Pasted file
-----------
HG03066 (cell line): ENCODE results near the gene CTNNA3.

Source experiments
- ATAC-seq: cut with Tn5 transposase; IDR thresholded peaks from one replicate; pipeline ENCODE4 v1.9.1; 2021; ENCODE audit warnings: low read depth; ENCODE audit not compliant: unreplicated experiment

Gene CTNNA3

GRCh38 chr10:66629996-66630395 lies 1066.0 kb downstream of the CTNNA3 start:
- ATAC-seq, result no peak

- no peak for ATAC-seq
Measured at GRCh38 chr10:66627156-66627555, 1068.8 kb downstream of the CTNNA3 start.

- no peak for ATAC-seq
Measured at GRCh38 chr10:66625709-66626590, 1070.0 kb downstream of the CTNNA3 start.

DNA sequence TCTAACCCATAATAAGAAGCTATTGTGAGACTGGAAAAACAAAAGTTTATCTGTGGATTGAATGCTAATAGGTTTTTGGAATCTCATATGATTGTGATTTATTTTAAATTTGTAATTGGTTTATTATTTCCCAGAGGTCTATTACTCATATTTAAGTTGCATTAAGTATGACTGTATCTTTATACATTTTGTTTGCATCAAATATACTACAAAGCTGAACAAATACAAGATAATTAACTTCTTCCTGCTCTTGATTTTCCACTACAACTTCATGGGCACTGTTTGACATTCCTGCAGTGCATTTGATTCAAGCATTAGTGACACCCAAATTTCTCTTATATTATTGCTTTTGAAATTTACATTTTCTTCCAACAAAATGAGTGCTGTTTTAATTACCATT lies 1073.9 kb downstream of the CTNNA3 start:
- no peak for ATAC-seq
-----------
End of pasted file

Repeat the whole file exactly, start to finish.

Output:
HG03066 (cell line): ENCODE results near the gene CTNNA3.

Source experiments
- ATAC-seq: cut with Tn5 transposase; IDR thresholded peaks from one replicate; pipeline ENCODE4 v1.9.1; 2021; ENCODE audit warnings: low read depth; ENCODE audit not compliant: unreplicated experiment

Gene CTNNA3

GRCh38 chr10:66629996-66630395 lies 1066.0 kb downstream of the CTNNA3 start:
- ATAC-seq, result no peak

- no peak for ATAC-seq
Measured at GRCh38 chr10:66627156-66627555, 1068.8 kb downstream of the CTNNA3 start.

- no peak for ATAC-seq
Measured at GRCh38 chr10:66625709-66626590, 1070.0 kb downstream of the CTNNA3 start.

DNA sequence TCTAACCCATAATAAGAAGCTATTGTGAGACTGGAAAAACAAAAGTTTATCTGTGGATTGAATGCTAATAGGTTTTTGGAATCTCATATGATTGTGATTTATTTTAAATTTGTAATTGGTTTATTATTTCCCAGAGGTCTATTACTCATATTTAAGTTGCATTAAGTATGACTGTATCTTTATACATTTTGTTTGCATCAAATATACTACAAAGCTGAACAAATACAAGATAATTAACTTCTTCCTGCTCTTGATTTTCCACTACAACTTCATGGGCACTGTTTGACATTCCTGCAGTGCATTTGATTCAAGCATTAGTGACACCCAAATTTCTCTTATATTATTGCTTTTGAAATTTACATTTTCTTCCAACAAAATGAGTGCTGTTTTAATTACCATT lies 1073.9 kb downstream of the CTNNA3 start:
- no peak for ATAC-seq